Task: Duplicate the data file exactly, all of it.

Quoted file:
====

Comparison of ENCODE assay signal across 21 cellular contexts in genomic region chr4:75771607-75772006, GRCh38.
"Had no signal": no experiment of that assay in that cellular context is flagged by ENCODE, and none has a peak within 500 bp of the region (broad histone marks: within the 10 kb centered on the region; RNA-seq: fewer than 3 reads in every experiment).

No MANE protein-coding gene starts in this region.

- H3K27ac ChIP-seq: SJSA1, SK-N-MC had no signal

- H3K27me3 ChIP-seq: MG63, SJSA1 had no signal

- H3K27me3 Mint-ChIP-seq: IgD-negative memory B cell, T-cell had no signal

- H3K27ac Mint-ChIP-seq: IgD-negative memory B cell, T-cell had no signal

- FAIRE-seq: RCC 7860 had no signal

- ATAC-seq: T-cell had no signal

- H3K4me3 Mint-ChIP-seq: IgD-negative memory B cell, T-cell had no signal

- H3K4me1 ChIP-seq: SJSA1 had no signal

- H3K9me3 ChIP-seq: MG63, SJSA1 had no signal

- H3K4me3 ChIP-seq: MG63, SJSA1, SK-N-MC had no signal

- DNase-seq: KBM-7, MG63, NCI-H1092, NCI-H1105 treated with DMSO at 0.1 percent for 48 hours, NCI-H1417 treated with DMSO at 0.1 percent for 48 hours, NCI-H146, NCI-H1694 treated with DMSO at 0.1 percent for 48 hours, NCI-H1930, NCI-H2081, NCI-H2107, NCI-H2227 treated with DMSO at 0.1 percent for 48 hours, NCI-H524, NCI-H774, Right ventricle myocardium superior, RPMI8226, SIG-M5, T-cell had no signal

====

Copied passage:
Comparison of ENCODE assay signal across 21 cellular contexts in genomic region chr4:75771607-75772006, GRCh38.
"Had no signal": no experiment of that assay in that cellular context is flagged by ENCODE, and none has a peak within 500 bp of the region (broad histone marks: within the 10 kb centered on the region; RNA-seq: fewer than 3 reads in every experiment).

No MANE protein-coding gene starts in this region.

- H3K27ac ChIP-seq: SJSA1, SK-N-MC had no signal

- H3K27me3 ChIP-seq: MG63, SJSA1 had no signal

- H3K27me3 Mint-ChIP-seq: IgD-negative memory B cell, T-cell had no signal

- H3K27ac Mint-ChIP-seq: IgD-negative memory B cell, T-cell had no signal

- FAIRE-seq: RCC 7860 had no signal

- ATAC-seq: T-cell had no signal

- H3K4me3 Mint-ChIP-seq: IgD-negative memory B cell, T-cell had no signal

- H3K4me1 ChIP-seq: SJSA1 had no signal

- H3K9me3 ChIP-seq: MG63, SJSA1 had no signal

- H3K4me3 ChIP-seq: MG63, SJSA1, SK-N-MC had no signal

- DNase-seq: KBM-7, MG63, NCI-H1092, NCI-H1105 treated with DMSO at 0.1 percent for 48 hours, NCI-H1417 treated with DMSO at 0.1 percent for 48 hours, NCI-H146, NCI-H1694 treated with DMSO at 0.1 percent for 48 hours, NCI-H1930, NCI-H2081, NCI-H2107, NCI-H2227 treated with DMSO at 0.1 percent for 48 hours, NCI-H524, NCI-H774, Right ventricle myocardium superior, RPMI8226, SIG-M5, T-cell had no signal